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NEW YORK (TheStreet) -- Amazon (AMZN) is betting heavy on its upcoming Prime Day, promoting it heavily via TV advertisements and a barrage on social media in an effort to boost sales, and going so far as to say the event will be on par with Black Friday.

Here's the thing though: Despite Amazon's hype, analysts and investors aren't convinced that Prime Day is going to be that big a deal.

It will be a "modest success," says Channing Smith, managing director of Capital Advisors, who is a longtime holder of the stock. "The timing from a calendar perspective being in the doldrums of the summer months, and the lack of awareness of the event from a marketing perspective, are going to be headwinds," Smith said.

Starting at midnight PDT July 15, Prime members will have access to deals as often as every 10 minutes. And for non-Prime members, they can sign up for a one-month trial just in time for Prime Day to reap all the benefits too.

Some are comparing what Amazon is hoping to achieve with Prime Day to what Alibaba (BABA) accomplished with Singles Day. That "holiday" was created by some students at Nanjing University in the 1990s as a Chinese anti-Valentine's Day of sorts. Alibaba took advantage of its popularity and turned it into a huge marketing event with tons of sales. Now, two decades later, Singles Day has become a wild success for Alibaba. Consider that $9.3 billion of orders were placed on Alibaba on Singles Day in 2014, up from $5.8 billion on Singles Day in 2013.

Unfortunately for Amazon, though, Prime Day is unlikely to turn into the U.S. equivalent of Singles Day.

That's not to say that Prime Day won't be successful in other ways. It can certainly be a driver of Prime signups, and Prime members have been proved to be much more valuable for Amazon than non-Prime members.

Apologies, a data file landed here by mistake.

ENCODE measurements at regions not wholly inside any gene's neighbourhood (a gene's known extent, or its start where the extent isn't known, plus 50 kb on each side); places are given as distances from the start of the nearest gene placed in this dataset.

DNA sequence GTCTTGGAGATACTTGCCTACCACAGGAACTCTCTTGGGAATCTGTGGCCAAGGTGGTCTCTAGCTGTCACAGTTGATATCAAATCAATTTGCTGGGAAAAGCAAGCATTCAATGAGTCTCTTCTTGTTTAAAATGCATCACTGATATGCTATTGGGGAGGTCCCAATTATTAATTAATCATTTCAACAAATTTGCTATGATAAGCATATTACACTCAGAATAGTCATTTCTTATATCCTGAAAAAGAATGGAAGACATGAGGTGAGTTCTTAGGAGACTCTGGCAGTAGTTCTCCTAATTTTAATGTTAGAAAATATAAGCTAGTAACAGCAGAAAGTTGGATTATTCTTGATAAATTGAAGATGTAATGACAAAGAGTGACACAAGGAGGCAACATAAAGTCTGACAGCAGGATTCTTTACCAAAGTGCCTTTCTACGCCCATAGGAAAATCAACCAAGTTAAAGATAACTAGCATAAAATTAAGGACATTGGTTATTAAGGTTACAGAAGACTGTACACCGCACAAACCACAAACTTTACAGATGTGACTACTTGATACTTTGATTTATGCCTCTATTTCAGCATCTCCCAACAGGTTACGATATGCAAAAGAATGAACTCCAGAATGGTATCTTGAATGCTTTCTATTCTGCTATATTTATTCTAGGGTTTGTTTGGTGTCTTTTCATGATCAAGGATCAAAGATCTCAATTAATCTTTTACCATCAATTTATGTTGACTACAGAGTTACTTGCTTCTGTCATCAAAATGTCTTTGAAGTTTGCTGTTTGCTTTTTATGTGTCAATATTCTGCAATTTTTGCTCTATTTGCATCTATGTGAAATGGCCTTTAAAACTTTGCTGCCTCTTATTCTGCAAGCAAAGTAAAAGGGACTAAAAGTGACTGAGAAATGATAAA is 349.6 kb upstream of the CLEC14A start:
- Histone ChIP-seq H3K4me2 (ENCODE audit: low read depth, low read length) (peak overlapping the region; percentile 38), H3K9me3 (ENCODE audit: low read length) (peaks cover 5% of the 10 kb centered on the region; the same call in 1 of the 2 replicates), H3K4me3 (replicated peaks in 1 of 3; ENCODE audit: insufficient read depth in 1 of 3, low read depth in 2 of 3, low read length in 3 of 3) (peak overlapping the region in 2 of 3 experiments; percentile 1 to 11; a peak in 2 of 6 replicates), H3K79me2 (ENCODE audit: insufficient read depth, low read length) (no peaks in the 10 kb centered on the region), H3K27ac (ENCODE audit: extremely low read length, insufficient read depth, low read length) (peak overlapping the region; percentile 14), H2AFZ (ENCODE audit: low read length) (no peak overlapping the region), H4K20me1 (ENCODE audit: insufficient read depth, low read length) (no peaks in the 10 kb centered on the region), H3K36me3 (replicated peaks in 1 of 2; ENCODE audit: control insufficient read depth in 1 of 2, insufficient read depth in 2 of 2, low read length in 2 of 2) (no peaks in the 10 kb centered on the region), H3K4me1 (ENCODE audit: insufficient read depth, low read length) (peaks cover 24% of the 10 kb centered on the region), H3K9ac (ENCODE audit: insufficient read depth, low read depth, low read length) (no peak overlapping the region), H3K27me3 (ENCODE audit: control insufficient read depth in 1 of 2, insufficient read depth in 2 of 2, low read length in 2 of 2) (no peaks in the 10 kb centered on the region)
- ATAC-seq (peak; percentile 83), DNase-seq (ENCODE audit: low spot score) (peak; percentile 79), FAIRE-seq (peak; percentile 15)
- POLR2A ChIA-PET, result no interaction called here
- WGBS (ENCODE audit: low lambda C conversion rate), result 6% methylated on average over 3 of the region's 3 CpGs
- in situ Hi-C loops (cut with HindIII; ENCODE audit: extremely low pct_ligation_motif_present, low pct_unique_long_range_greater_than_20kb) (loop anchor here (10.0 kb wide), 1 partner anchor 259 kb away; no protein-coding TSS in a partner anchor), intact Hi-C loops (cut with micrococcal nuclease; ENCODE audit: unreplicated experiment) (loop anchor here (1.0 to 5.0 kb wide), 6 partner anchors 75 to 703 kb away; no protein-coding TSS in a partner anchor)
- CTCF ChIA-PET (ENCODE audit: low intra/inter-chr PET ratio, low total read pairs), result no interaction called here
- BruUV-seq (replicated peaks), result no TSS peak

The thing with Prime, which costs $99 a year, is that it reels in valuable consumers and turns them into loyal Amazon shoppers. Once they're hooked on free shipping, they're likely to spend more on the site and veer away from other retailers that offer similar products, but charge for shipping.

ITG analyst Steve Weinstein estimated that Prime members spend $1,000 more a year on average than non-Prime members on the site, and Millward Brown estimates Prime members have almost five times the conversion rate of non-Prime members.

Amazon has never publicly disclosed exactly how many Prime members it has, but it has confirmed publicly it has more than 20 million members across the globe. The Consumer Intelligence Research Partners estimates there are 41 million U.S. Prime members.

"Prime Day has the potential to create a new annual or periodic shopping 'holiday' for Prime members, while also driving additional Prime memberships," Baird analyst Colin Sebastian wrote in a research note on Wednesday.

Getting an enormous sales boost, though? Probably unlikely.

"This is the first Prime Day and consumers are not privy to what it may or may not entail," said Kevin Kelly, CIO and managing partner of Recon Capital Partners. "It would be hard to believe it could come even close to 'Black Friday' or even 'Cyber Monday' sales figures given that it is for Prime Members only and will include 'Lightning Deals.' The consumer may have 'deal' atrophy as well from sales always being barraged with sales over every little event." Amazon is owned as part of the Recon Capital NASDAQ 100 Covered Call ETF (QYLD) .

Around $50.9 billion was spent in the U.S. over the four-day weekend surrounding Black Friday in 2014, according to the National Retail Federation. Another $2.05 billion was spent online in the U.S. on Cyber Monday in 2014, according to comScore.

Kelly doesn't think Prime Day will even come close to the success of Singles Day. "Singles Day for Alibaba is a cultural event for a nation -- and also celebrates a person's relationship status. Amazon Prime Day is all about Amazon," he said.

Asked to comment for this article, an Amazon spokesperson said: "To be clear, we are offering more deals than [sic] Black Friday exclusively for Prime members. Members can shop at on July 15. We have not shared any projections."

The best-case scenario for Amazon's Prime Day is that it will drive up Prime membership numbers to satisfy Wall Street.

"We applaud the company for creating an event to drive Amazon Prime membership as these members exhibit much higher purchasing volume and conversions than non-Prime members which have an outsized impact on the revenue and earnings growth for the company over the last couple of years," Smith said. "We are excited about the event but Capital Advisors does not believe this single event will impact the valuation of the stock."